Moreover, since climate change is occurring quickly, it will soon outpace the ability of many species to adapt and evolve. The polar bear, which hunts on sea-ice, is probably destined for extinction. Unfortunately, the U.S. government is so deeply embedded in the oil, gas and coal industries that even the most rigorous scientific analyses cannot shake its commitment to fossil fuels. Four years ago, Vice-President Dick Cheney commented: “Conservation may be a sign of personal virtue, but it is not a sufficient basis for a sound, comprehensive energy policy.” The vice-president was wrong: Switching the U.S. car and truck fleet to currently available hybrid technology would eliminate the need for Middle Eastern oil. Since the United States accounts for 24 per cent of global carbon dioxide emissions, its refusal to deal with climate change constitutes a major problem. The Montreal conference was directed at achieving agreement on emissions reductions after 2012, which is when the Kyoto Protocol expires, and to bringing the United States on board. In the end, Washington agreed only to informal talks that, it insisted, must not “open to any discussion leading to new commitments.” And the concessions needed to achieve this meagre compromise deprived the conference of all but the most modest results. Multilateral negotiations on climate change are producing too little, too late. Fortunately, some significant unilateral initiatives are taking place. Germany has reduced its carbon dioxide emissions to 18.5 per cent below 1990 levels, mostly through conservation. Denmark has become a leader in alternative energy technologies, producing 20 per cent of its electricity from wind power, selling 90 per cent of its wind turbines abroad, and creating 20,000 new jobs.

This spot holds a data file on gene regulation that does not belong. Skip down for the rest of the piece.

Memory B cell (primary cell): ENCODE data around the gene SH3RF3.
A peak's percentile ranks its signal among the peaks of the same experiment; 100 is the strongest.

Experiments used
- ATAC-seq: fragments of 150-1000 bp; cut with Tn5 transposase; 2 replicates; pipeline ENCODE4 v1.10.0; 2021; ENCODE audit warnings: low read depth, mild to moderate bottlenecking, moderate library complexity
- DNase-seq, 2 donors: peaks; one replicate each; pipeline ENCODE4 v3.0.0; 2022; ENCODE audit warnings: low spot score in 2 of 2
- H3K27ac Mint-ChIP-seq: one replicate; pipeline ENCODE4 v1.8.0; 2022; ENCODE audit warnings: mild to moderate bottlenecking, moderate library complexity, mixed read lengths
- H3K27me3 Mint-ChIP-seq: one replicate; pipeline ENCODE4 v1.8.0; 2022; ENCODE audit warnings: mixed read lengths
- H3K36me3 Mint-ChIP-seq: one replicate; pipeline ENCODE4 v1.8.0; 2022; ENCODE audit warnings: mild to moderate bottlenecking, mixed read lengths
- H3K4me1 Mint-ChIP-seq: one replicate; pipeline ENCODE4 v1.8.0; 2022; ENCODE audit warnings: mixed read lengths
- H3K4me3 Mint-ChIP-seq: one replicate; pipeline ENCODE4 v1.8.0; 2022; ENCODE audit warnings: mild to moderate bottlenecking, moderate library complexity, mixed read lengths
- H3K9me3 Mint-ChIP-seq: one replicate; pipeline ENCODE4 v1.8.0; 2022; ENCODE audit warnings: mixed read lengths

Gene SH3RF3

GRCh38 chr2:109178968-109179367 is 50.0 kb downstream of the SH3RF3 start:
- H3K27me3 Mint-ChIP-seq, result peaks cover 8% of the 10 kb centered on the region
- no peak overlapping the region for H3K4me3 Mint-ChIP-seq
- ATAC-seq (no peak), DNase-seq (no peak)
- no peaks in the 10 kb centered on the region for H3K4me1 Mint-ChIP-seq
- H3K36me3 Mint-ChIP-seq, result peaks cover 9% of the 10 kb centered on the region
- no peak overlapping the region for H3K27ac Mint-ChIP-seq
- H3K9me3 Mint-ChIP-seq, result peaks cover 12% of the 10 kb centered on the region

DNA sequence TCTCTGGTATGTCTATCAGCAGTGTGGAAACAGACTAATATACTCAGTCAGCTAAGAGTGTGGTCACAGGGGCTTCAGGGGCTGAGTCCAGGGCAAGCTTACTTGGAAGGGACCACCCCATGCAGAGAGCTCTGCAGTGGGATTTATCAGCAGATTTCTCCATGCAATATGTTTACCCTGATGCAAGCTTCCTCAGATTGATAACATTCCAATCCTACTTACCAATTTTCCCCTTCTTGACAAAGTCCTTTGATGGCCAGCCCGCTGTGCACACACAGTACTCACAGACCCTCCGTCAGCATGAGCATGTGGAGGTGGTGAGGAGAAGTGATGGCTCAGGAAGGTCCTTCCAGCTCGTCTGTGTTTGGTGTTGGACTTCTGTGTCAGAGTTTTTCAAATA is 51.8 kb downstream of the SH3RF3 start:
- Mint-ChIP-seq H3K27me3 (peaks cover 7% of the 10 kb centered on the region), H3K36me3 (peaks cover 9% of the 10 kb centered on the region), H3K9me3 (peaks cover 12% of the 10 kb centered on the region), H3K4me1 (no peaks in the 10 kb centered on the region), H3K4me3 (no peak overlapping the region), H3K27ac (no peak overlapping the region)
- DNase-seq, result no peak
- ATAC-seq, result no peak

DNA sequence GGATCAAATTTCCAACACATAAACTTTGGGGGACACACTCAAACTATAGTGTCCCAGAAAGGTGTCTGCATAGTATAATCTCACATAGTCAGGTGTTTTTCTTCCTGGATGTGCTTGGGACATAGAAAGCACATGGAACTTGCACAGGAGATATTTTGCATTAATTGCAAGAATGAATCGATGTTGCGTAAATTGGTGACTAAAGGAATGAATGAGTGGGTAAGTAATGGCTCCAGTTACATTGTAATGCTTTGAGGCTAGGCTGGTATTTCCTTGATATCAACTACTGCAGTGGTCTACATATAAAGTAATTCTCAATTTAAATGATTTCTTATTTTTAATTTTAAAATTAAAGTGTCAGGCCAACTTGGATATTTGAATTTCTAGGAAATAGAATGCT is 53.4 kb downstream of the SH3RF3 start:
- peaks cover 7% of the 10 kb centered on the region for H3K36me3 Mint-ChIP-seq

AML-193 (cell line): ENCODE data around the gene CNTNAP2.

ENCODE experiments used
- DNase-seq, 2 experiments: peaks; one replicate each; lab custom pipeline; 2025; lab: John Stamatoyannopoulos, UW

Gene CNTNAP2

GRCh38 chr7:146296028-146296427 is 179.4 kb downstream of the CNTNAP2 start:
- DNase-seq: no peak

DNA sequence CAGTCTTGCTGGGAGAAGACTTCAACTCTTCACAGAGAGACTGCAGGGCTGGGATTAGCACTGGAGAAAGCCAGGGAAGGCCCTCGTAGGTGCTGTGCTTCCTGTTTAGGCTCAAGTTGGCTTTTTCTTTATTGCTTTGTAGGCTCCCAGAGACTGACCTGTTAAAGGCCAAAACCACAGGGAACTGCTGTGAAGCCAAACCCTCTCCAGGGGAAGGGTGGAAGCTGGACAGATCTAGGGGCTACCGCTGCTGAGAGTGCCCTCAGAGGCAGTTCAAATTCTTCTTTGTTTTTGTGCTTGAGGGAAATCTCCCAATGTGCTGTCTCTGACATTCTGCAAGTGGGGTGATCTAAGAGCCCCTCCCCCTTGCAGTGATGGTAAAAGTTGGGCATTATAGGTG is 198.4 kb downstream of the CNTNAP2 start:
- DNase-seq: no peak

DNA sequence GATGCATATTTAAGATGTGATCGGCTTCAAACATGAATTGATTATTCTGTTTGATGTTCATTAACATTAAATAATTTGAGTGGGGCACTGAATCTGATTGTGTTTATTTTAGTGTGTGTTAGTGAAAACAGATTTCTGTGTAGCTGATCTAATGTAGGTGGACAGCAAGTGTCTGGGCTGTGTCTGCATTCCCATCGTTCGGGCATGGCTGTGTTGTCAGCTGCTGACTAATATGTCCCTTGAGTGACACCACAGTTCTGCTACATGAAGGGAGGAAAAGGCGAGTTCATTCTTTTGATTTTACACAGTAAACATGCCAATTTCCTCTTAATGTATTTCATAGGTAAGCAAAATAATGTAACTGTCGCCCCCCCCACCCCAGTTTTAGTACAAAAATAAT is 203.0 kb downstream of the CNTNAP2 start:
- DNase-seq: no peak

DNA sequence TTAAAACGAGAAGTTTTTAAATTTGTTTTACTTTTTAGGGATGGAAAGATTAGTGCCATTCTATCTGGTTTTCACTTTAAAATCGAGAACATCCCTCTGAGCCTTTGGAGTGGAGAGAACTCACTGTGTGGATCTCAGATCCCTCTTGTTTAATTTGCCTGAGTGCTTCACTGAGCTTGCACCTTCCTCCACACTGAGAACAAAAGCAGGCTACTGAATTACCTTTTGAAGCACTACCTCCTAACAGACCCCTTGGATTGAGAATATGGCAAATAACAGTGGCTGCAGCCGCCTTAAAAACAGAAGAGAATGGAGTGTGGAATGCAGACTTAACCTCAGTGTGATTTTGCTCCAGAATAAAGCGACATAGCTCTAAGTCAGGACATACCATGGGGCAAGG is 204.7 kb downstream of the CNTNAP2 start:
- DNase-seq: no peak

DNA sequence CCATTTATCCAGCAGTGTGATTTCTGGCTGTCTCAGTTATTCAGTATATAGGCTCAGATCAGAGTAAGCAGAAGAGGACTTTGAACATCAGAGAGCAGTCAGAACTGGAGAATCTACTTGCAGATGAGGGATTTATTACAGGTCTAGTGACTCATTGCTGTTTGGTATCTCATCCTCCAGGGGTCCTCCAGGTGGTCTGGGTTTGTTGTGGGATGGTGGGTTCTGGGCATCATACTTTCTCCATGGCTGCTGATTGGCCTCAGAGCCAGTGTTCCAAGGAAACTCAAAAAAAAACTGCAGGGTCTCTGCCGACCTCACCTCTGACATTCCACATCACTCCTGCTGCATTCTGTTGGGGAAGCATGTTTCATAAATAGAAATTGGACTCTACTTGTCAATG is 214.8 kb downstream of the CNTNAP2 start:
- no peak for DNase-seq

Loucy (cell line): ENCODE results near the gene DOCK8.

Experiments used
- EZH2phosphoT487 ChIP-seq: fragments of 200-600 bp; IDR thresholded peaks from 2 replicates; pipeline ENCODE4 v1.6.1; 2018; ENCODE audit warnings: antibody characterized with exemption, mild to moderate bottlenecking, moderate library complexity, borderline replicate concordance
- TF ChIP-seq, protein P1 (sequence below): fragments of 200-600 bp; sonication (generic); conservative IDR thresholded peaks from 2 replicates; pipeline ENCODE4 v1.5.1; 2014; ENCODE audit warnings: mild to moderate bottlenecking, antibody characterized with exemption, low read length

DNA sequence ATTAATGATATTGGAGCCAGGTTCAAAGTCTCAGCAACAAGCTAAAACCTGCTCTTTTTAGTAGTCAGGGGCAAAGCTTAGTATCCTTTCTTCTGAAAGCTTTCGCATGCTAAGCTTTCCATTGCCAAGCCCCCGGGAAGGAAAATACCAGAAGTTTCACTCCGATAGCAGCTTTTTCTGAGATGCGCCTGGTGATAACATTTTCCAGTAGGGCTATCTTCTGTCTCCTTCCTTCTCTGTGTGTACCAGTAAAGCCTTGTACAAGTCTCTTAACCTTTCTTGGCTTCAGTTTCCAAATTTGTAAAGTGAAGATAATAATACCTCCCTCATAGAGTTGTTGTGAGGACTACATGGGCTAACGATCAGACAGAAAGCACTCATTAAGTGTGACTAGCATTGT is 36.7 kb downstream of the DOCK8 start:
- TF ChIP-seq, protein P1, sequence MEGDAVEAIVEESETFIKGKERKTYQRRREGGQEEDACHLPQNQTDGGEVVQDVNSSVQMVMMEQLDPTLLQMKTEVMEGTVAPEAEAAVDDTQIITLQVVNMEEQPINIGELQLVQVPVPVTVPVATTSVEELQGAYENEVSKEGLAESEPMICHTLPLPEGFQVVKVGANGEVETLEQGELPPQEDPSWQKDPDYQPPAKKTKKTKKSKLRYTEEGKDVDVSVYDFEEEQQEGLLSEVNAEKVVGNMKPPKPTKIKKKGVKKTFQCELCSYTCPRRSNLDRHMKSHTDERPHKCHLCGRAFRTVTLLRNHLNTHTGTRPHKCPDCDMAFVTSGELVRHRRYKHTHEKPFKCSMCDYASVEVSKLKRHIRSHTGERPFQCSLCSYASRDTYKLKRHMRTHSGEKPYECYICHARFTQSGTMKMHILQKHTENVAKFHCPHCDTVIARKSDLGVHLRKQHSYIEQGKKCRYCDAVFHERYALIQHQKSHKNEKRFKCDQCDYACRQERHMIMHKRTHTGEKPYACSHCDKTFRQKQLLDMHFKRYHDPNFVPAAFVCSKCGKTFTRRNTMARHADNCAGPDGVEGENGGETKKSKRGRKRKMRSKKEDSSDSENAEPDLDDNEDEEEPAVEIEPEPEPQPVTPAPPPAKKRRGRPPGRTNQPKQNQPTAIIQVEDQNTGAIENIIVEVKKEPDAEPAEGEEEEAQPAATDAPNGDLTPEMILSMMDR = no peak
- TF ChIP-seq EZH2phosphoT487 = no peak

Canada, by comparison, is the worst kind of laggard. Since 1990, our carbon dioxide emissions have increased by 24 per cent, despite the fact that the federal government, by ratifying Kyoto, committed to a six-per-cent reduction. The failure is the direct result of political inaction: a series of Liberal governments have refused to impose stringent fuel-efficiency requirements on new automobiles, or to waive the GST on hybrid cars. Nor has there been any significant investment in alternative energy technologies, notwithstanding the burgeoning federal surplus. Our federal government’s record is so bad that the chief executive officers of some of Canada’s leading corporations — Alcan, Bombardier, Falconbridge, Home Depot Canada, Power Corp. and Shell Canada — last month called for immediate measures to avoid the “severe consequences for human health and security and the environment” inherent in climate change. It’s time that Canada’s politicians took note. On this all-important issue, words are not enough. Michael Byers holds the Canada Research Chair in Global Politics and International Law at the University of British Columbia. His work on climate change is supported by ArcticNet, a federally funded consortium of scientists from 23 Canadian universities.